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Restrictions When Choosing a Business Entity

The type of entity desired might be limited by the individuals or entities that are to be the owners. Some entities have no restrictions on the number and type of owners while other entities have strict limitations that must be complied with to make the selection valid.

C corporations and Limited Liability Companies (LLCs) have no minimum or maximum number of shareholders or owners that may have an equity interest in them. Partnerships require that there be at least two partners and, in the case of a limited partnership, one of the partners must be a general partner and one of the partners must be a limited partner. MCL 449.1101. S corporations must not have more than 100 shareholders. IRC 1361(b)(1)(A)Moreover, S corporations can have only the following kinds of owners:

  1. Individuals. IRC 1361(b)(1)(B). Spouses are counted as one shareholder for purposes of the 100-shareholder rule, and family members who have a common ancestor not more than six generations removed may elect to be treated as one shareholder for purposes of the 100-shareholder rule. IRC 1361(c)(1). Nonresident aliens are not permitted to be shareholders. IRC 1361(b)(1)(C).
  2. Certain retirement plans. IRC 1361(b)(1)(B), (c)(6). Each such plan is counted as one shareholder for purposes of the 100-shareholder rule. IRC 1361(c)(6)(A).
  3. Tax exempt organizations under IRC 501(c)(3). IRC 1361(b)(1)(B), (c)(6). See the discussion regarding unrelated business income tax in §2.79. Each such plan or organization is counted as one shareholder for purposes of the 100-shareholder rule. IRC 1361(b)(1), (c)(6).
  4. Grantor trusts. IRC 1361(c)(2)(A)(i)–(iii).
  5. Voting trusts. IRC 1361(c)(2)(A)(iv).
  6. Qualified subchapter S trusts. IRC 1361(d). Each income beneficiary and potential income beneficiary of such trust is treated as one separate shareholder for purposes of the 100-shareholder rule. Id.
  7. Electing small business trusts (ESBTs). Accumulation and discretionary trusts are permitted to be shareholders if they elect to be an ESBT, as long as all of the following requirements are met:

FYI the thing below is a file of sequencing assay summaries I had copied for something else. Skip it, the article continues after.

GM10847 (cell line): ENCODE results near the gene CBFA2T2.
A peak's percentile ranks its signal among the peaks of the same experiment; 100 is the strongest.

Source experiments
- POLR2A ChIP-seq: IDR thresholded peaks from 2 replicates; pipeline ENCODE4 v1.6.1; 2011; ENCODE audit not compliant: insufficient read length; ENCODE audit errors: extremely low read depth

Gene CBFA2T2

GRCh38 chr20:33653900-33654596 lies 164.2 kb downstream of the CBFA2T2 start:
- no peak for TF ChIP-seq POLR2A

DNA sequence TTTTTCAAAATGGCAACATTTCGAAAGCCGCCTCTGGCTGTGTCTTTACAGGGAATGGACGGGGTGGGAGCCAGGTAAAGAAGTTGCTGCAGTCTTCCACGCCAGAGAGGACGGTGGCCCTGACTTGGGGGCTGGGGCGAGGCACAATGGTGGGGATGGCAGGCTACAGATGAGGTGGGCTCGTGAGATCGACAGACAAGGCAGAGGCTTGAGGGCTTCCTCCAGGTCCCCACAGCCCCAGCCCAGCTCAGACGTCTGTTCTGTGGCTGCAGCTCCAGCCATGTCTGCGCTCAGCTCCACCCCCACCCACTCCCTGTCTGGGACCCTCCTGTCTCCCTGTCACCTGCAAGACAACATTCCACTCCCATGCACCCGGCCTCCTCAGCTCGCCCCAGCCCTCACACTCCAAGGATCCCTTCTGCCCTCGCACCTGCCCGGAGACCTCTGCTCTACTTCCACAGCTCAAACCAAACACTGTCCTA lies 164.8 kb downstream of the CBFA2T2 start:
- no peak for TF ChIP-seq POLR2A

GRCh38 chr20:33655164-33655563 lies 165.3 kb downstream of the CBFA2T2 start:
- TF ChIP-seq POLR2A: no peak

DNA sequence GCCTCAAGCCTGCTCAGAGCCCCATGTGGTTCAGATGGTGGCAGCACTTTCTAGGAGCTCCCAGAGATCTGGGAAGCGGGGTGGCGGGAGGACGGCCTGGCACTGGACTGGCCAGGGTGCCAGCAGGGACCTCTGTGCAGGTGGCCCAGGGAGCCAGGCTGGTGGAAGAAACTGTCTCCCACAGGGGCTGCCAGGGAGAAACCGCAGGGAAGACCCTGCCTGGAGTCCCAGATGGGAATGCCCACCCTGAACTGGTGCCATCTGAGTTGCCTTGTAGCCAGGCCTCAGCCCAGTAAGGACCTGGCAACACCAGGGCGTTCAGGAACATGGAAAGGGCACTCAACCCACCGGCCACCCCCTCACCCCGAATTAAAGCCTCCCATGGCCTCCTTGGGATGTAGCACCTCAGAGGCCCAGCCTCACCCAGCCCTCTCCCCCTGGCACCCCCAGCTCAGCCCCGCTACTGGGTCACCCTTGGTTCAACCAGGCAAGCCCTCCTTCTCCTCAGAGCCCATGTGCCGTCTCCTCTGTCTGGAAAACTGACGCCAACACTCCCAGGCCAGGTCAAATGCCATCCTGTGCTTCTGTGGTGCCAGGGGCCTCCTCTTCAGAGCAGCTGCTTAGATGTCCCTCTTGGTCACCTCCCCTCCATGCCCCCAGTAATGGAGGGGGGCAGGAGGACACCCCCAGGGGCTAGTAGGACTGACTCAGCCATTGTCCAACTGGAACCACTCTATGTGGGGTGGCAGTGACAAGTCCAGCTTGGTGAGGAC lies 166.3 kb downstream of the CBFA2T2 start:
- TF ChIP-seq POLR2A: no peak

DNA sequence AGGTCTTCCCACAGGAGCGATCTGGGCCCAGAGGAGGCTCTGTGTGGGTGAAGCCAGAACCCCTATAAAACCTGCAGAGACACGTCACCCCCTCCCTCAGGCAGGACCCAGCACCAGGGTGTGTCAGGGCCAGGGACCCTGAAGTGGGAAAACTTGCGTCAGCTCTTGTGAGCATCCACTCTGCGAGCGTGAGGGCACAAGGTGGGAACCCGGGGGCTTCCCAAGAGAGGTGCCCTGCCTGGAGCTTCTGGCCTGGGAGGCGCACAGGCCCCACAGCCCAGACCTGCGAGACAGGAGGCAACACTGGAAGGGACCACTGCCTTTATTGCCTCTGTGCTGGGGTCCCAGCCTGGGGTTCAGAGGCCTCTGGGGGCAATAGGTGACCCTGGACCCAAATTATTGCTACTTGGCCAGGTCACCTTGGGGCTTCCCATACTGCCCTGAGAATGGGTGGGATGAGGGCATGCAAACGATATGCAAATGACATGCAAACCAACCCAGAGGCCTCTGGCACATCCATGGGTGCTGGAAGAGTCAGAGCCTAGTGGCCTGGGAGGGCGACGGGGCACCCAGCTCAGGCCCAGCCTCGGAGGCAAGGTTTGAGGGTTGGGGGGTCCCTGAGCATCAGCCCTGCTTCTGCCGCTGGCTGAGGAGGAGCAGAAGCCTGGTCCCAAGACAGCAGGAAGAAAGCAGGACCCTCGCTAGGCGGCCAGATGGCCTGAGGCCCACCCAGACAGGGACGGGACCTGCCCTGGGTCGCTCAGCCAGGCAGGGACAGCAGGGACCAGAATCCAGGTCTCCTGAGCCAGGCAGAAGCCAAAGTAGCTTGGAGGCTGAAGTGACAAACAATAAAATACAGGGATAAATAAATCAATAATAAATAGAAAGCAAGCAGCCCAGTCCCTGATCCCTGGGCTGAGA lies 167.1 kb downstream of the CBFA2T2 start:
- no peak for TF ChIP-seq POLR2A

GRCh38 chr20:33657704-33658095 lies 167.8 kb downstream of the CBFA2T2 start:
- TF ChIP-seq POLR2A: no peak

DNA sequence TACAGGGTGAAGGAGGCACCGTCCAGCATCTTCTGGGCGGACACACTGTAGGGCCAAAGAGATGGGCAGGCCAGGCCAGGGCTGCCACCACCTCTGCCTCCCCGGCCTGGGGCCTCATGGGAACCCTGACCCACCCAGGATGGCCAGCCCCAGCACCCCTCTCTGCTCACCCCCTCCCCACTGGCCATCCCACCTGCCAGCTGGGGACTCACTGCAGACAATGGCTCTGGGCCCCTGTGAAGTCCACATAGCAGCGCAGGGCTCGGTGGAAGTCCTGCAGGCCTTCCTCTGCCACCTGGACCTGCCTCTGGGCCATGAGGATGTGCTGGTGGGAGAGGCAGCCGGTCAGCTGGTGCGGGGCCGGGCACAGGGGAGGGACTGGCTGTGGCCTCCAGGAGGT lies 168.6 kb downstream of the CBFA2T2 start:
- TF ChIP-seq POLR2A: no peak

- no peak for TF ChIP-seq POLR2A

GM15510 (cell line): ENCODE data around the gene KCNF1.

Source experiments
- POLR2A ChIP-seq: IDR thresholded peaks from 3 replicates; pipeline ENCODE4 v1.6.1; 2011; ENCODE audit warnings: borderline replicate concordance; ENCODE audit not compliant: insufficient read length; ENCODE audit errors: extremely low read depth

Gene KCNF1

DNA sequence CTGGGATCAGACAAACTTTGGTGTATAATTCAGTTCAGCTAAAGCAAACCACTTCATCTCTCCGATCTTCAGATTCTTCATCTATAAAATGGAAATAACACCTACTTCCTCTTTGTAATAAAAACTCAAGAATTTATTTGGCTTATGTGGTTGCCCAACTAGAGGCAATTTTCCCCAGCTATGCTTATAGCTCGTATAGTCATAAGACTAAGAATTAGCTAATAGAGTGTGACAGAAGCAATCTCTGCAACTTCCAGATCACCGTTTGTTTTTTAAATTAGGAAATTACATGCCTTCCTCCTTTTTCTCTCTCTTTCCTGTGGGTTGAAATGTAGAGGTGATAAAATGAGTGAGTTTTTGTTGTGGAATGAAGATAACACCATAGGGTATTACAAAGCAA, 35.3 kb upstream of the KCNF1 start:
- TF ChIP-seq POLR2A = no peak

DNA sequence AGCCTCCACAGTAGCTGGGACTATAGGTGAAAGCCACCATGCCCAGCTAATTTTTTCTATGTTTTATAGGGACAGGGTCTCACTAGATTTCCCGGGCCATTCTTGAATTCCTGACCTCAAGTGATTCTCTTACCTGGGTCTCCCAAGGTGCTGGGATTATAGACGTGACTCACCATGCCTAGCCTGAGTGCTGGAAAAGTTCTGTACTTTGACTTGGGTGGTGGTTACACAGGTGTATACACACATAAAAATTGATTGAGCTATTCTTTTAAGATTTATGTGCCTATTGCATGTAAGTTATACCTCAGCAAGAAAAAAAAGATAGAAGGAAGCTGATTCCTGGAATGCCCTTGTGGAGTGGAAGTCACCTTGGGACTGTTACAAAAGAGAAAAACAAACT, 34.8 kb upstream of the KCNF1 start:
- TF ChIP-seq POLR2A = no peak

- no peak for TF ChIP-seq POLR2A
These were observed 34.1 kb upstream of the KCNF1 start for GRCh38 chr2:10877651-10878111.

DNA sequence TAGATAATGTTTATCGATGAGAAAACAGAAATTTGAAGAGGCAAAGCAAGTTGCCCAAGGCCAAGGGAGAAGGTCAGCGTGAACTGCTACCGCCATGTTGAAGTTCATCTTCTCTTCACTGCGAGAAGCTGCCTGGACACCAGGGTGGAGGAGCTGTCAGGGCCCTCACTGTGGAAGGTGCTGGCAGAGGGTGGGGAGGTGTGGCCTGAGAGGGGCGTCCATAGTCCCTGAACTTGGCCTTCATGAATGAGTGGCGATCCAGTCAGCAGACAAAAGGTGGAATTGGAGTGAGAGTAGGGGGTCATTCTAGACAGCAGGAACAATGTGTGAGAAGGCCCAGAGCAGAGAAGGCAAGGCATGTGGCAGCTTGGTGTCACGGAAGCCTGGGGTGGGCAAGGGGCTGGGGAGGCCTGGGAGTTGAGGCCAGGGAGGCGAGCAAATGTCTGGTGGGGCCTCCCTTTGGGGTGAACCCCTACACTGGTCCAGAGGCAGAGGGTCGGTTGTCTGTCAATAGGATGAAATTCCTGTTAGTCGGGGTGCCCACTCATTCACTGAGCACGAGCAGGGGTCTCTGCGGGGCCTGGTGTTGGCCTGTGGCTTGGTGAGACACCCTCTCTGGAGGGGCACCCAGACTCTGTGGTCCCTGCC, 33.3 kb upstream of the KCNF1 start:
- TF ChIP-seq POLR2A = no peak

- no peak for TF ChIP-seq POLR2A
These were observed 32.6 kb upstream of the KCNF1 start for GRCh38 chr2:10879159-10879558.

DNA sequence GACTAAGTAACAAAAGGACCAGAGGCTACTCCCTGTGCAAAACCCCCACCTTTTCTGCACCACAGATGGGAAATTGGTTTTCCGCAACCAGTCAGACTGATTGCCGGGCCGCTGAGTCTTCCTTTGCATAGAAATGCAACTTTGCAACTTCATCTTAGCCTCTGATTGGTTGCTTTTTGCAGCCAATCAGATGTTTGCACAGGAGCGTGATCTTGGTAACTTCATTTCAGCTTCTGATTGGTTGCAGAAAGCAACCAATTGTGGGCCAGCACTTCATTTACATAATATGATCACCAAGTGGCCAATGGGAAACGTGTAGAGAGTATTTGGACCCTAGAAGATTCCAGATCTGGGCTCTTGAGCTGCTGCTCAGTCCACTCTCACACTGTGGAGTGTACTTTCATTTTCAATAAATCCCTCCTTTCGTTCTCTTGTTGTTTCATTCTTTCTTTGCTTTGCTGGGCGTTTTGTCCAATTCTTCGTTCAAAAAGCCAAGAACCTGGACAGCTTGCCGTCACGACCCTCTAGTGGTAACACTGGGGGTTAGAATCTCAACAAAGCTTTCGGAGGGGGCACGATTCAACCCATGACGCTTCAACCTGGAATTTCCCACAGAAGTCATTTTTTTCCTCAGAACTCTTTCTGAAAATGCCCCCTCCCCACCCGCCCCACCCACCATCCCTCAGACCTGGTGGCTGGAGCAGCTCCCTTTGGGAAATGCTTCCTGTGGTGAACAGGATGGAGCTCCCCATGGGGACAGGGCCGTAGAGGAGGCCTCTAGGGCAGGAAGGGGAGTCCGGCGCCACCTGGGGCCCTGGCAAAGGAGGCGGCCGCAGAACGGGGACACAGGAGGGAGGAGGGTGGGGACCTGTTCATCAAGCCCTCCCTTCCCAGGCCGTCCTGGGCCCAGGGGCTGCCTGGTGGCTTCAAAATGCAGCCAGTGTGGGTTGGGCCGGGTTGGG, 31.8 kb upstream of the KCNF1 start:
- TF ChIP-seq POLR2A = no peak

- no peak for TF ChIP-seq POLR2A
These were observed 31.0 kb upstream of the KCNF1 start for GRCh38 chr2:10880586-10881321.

1. all of the beneficiaries of the trust must be specifically included in IRC 1361(e)(1)(A) and not specifically excluded under IRC 1361(e)(1)(B);
    2. there cannot be any interests in the ESBT that may be acquired by purchase; and
    3. the ESBT must have filed a written election with the Internal Revenue Service (IRS). IRC 1361(e)(1).
  8. Another subchapter S corporation. Under the Small Business Job Protection Act of 1996 (SBJPA), S corporations may own 100 percent of the shares of a qualified subchapter S subsidiary (QSub).IRC 1361(b)(3). The following requirements must be met to be considered a QSub:
    1. the subsidiary must be a domestic corporation;
    2. the subsidiary must be otherwise eligible to be an S corporation;
    3. the subsidiary must be 100 percent owned by its S corporation parent; and
    4. the parent S corporation must have properly elected to treat such subsidiary as a QSub. IRC 1361(b)(3)(B).
  9. Domestic building and loan associations, mutual savings banks, and certain cooperative banks with shares organized on a nonprofit basis. IRC 1361(b)(2), IRC 1361(c)(6)(A).
  10. Each shareholder must be a U.S. citizen or resident alien. IRC 1361(b)(1)(C).

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